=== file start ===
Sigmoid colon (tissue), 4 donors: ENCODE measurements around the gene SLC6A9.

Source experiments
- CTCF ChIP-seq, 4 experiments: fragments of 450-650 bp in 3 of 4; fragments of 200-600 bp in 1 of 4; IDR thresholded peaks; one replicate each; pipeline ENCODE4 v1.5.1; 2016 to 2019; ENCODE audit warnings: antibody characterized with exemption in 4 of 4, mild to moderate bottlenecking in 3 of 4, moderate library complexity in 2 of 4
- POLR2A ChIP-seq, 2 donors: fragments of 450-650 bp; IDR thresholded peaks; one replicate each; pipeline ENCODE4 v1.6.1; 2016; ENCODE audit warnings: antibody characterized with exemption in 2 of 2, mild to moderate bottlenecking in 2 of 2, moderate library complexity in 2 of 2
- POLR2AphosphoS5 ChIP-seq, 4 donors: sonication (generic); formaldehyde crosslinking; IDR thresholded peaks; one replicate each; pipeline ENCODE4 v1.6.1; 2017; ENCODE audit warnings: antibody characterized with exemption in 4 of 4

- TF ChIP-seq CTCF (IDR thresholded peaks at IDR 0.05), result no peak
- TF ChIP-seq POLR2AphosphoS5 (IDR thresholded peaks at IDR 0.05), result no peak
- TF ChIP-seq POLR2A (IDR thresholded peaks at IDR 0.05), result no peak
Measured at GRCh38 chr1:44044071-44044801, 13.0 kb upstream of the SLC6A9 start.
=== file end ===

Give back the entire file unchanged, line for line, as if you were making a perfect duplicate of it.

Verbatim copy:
Sigmoid colon (tissue), 4 donors: ENCODE measurements around the gene SLC6A9.

Source experiments
- CTCF ChIP-seq, 4 experiments: fragments of 450-650 bp in 3 of 4; fragments of 200-600 bp in 1 of 4; IDR thresholded peaks; one replicate each; pipeline ENCODE4 v1.5.1; 2016 to 2019; ENCODE audit warnings: antibody characterized with exemption in 4 of 4, mild to moderate bottlenecking in 3 of 4, moderate library complexity in 2 of 4
- POLR2A ChIP-seq, 2 donors: fragments of 450-650 bp; IDR thresholded peaks; one replicate each; pipeline ENCODE4 v1.6.1; 2016; ENCODE audit warnings: antibody characterized with exemption in 2 of 2, mild to moderate bottlenecking in 2 of 2, moderate library complexity in 2 of 2
- POLR2AphosphoS5 ChIP-seq, 4 donors: sonication (generic); formaldehyde crosslinking; IDR thresholded peaks; one replicate each; pipeline ENCODE4 v1.6.1; 2017; ENCODE audit warnings: antibody characterized with exemption in 4 of 4

- TF ChIP-seq CTCF (IDR thresholded peaks at IDR 0.05), result no peak
- TF ChIP-seq POLR2AphosphoS5 (IDR thresholded peaks at IDR 0.05), result no peak
- TF ChIP-seq POLR2A (IDR thresholded peaks at IDR 0.05), result no peak
Measured at GRCh38 chr1:44044071-44044801, 13.0 kb upstream of the SLC6A9 start.